A jury at a coroner’s inquest has made a recommendation to improve the safety of people working at construction sites.
A mandatory inquest into the death of Steven Lutes was held June 27 and 28 in Saint John. Lutes died on Jan. 30, 2017 from injuries sustained during his employment with Lead Formwork Ltd. in Fredericton.
The five-member jury heard from eight witnesses during the inquest and made the following recommendation:
All high-risk workplaces should require safety supervisors dedicated to on-site safety compliance. High-risk workplaces can be defined by WorkSafe NB.
The chief coroner will forward this recommendation to the appropriate agencies for consideration and response. The response will be included in the chief coroner’s annual report for 2022.
The inquest was held pursuant to Section 7(b) of the Coroners Act, which states a coroner shall hold an inquest when a worker dies as a result of an accident occurring in the course of his or her employment at or in a woodland operation, sawmill, lumber processing plant, food processing plant, fish processing plant, construction project site, mining plant or mine, including a pit or quarry.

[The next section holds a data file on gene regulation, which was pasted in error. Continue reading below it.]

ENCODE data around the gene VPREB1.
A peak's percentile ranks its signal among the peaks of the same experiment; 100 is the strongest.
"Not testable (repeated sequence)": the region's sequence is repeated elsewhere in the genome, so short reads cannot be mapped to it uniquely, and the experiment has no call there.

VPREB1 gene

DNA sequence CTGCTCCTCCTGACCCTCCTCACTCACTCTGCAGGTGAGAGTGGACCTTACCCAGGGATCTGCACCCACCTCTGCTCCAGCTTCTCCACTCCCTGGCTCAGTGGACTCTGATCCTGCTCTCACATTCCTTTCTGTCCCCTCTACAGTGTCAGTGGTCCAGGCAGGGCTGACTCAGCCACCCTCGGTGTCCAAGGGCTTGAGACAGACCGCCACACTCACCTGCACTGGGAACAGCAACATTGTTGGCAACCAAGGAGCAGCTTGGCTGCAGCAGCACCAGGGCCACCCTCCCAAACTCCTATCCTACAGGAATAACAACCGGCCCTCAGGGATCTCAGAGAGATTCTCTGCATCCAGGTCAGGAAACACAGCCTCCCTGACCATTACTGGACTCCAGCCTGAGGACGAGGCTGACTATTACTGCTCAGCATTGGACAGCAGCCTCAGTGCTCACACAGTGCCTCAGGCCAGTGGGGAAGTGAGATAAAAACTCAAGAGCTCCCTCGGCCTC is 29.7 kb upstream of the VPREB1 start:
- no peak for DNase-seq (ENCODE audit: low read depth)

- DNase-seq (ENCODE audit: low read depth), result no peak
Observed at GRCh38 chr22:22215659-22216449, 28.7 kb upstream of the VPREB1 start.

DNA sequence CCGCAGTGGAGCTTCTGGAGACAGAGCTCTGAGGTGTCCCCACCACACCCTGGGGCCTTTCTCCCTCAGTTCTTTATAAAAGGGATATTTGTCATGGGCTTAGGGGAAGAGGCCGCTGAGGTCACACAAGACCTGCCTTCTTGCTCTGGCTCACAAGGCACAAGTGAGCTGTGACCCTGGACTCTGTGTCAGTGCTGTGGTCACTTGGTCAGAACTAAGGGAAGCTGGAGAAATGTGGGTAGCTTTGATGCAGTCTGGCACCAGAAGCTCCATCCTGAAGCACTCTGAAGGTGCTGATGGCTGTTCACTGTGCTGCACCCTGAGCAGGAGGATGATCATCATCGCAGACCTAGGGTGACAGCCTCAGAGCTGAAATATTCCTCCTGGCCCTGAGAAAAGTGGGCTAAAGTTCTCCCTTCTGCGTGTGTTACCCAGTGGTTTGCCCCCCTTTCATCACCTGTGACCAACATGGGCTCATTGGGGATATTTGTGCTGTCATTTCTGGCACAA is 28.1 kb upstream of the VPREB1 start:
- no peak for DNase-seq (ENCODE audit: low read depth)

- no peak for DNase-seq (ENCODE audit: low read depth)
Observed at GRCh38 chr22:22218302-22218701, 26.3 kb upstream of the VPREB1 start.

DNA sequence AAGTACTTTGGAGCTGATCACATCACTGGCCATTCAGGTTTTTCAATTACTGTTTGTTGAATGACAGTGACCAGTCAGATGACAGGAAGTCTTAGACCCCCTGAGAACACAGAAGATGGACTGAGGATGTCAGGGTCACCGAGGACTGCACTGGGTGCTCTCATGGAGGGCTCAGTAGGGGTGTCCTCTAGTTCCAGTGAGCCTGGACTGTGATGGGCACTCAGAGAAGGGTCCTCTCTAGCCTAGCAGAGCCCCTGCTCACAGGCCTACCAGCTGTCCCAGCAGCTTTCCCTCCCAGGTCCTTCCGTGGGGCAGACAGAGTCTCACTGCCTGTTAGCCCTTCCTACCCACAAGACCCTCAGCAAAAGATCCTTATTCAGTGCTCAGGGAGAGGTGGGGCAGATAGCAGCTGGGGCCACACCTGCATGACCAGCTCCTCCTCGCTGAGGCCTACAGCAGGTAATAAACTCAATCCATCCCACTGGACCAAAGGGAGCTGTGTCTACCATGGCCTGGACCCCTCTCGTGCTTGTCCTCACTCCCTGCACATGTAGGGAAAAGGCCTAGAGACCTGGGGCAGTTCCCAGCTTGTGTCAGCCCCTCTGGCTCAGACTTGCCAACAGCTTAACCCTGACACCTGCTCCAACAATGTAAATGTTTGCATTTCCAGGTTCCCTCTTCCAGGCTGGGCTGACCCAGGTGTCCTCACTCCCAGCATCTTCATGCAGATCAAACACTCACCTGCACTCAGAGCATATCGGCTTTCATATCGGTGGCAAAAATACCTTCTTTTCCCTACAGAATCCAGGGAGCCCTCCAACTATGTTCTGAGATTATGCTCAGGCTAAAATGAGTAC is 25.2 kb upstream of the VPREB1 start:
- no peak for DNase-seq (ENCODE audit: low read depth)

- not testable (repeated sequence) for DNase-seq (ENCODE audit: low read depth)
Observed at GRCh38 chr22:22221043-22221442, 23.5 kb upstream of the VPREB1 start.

An inquest is a formal court proceeding that allows for the public presentation of all evidence relating to a death. It does not make any finding of legal responsibility nor does it assign blame. However, recommendations can be made aimed at preventing deaths under similar circumstances in the future.